Mata’afa becomes Samoa’s first female prime minister.
Fiame Naomi Mata’afa became Samoa’s first female prime minister on Tuesday, breaking a 109-day deadlock that had left the Pacific island without an operational government.
Outgoing leader Tuilaepa Sa’ilele Malielegaoi ultimately conceded defeat on Monday, letting Mata’afa and her nascent administration to settle into their legislative offices after multiple failed legal challenges.
“I am happy and grateful,” Mata’afa said, adding that an interim budget is her top goal right now in order to keep the government working and give her cabinet time to assess Samoa’s financial and economic situation.
However, she told Radio New Zealand that the planning had not gone smoothly.
“In terms of preparing briefs for a new government, we had approached important ministries… She stated, “They weren’t really receptive.”
“I would assume that now that the problem of our government’s legitimacy has been resolved, they will join us.”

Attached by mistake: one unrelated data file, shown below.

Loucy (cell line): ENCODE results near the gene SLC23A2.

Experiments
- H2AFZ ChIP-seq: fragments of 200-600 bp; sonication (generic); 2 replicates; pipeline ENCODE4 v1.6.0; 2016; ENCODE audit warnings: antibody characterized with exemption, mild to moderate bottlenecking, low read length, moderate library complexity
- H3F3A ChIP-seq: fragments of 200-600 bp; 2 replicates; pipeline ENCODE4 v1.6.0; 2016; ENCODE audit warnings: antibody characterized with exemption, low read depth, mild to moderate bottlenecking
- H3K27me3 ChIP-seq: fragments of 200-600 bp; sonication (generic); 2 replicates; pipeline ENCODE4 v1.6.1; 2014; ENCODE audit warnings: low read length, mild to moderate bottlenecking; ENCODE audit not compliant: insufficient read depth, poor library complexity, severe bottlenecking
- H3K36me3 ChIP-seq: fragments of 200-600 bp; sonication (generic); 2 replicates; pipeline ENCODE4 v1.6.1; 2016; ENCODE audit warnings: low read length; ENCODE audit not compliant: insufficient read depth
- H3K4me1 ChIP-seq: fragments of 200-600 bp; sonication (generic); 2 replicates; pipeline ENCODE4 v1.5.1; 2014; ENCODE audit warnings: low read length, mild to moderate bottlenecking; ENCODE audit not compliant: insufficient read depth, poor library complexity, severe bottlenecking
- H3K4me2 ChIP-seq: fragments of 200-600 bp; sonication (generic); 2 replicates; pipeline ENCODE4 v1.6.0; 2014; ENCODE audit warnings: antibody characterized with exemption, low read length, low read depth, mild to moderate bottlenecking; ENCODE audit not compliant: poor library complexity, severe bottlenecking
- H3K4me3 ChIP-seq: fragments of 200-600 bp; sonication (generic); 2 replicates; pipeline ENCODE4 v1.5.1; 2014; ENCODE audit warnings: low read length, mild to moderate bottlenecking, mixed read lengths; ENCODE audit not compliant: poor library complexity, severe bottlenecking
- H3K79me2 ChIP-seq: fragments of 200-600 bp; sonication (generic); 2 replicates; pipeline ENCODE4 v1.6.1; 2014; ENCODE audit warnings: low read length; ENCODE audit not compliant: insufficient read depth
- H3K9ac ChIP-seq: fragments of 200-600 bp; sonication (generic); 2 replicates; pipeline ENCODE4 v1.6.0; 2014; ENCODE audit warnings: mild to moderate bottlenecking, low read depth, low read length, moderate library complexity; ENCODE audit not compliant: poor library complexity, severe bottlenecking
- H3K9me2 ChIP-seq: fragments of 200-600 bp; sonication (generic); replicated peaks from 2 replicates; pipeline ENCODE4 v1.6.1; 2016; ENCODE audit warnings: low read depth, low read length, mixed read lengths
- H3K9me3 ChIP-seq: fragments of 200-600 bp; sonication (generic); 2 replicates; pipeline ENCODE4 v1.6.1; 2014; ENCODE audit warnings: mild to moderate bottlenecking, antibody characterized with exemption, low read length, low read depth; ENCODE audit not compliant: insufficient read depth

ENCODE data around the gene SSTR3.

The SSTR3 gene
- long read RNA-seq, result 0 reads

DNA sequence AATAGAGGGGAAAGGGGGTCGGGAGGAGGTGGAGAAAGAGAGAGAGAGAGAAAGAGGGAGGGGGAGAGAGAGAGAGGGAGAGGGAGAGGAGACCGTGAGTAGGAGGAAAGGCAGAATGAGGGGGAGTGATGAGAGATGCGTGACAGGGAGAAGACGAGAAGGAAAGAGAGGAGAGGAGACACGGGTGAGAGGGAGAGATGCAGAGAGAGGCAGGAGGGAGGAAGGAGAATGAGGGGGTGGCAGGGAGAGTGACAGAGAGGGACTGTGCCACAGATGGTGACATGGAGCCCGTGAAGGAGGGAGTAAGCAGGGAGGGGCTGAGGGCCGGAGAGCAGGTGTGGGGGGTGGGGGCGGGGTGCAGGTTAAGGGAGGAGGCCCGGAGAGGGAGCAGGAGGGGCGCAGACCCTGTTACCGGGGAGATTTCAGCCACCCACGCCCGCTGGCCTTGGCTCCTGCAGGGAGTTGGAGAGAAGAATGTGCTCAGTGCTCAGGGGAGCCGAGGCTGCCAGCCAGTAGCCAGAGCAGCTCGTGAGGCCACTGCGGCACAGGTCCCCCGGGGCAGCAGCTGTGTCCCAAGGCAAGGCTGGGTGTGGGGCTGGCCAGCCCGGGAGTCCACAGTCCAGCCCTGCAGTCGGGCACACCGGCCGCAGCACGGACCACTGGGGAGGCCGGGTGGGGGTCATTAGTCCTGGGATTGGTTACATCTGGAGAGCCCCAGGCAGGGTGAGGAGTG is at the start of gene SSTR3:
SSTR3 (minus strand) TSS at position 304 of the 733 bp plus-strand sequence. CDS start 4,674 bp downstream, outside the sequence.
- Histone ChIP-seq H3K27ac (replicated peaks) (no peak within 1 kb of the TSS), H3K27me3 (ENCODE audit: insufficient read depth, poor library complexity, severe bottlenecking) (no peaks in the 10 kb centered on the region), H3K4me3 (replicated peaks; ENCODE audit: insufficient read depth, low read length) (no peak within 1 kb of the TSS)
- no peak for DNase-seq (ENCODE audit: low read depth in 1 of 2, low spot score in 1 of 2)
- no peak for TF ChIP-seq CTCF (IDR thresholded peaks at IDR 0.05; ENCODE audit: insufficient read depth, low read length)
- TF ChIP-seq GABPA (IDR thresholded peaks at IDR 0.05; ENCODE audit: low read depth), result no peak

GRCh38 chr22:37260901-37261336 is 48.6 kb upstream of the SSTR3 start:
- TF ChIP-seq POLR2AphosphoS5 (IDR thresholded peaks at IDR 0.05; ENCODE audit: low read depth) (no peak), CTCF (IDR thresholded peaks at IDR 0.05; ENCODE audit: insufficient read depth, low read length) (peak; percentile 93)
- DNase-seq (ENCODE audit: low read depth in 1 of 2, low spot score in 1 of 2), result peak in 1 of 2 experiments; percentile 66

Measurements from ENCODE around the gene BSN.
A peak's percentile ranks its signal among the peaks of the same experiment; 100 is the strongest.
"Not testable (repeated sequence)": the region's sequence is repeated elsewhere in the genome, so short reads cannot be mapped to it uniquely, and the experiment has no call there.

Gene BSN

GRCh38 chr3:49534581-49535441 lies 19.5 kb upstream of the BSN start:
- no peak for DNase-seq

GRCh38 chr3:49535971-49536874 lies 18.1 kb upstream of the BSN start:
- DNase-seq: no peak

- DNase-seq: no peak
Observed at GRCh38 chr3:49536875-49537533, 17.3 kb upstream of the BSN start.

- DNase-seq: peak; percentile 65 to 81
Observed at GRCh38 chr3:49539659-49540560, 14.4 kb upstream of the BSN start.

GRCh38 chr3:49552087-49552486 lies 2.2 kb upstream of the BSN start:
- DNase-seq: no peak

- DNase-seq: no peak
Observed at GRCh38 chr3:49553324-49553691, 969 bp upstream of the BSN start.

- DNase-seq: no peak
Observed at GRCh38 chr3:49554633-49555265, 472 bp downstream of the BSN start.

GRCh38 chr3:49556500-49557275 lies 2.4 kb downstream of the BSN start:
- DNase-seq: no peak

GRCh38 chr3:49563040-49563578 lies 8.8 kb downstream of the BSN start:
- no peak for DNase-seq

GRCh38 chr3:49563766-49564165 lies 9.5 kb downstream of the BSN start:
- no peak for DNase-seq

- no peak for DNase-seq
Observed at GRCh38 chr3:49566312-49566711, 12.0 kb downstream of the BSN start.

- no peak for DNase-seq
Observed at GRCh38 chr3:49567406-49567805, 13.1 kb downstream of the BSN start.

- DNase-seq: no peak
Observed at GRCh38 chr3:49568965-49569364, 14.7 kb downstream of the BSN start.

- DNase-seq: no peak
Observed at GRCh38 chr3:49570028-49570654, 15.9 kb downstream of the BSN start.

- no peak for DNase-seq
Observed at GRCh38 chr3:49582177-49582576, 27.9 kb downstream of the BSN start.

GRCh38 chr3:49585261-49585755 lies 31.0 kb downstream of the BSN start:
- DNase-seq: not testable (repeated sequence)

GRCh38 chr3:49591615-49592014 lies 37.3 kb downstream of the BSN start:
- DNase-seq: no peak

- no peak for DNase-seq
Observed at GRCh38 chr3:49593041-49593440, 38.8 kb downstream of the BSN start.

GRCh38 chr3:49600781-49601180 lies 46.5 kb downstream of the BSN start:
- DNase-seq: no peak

The future relationship between Samoa and China will be a critical issue, with Mata’afa opposing a Beijing-backed large port project approved by her predecessor.
Malielegaoi, 76, who had reigned largely unchallenged for nearly two decades with his Human Rights Protection Party, which had been in power for nearly 40 years, was outraged by his defeat in the April 9 poll.
Mata’afa had to be sworn in as the new leader under a tent when he sealed the doors of parliament in May, amid unusual circumstances.
The constitutional issue was resolved four days ago when Samoa’s top judicial authority, the Appeal Court, declared that Malielegaoi’s acts were illegal.
Mata’afa feared the three-month standoff had harmed Samoa’s democratic image.
“A demonstration of the administration moving away from the rule of law is some of the illegal activities performed by the previous government, which the courts have said were unlawful,” she said.
“So I believe the overarching perspective that we must restore the foundation of the rule of law for the government is critical.”
Her FAST Party was founded only a year ago.
Only Mata’afa, a former cabinet minister and deputy prime minister under Malielegaoi, and La’auli Leuatea Schmidt, a former agricultural minister, have served in the cabinet before.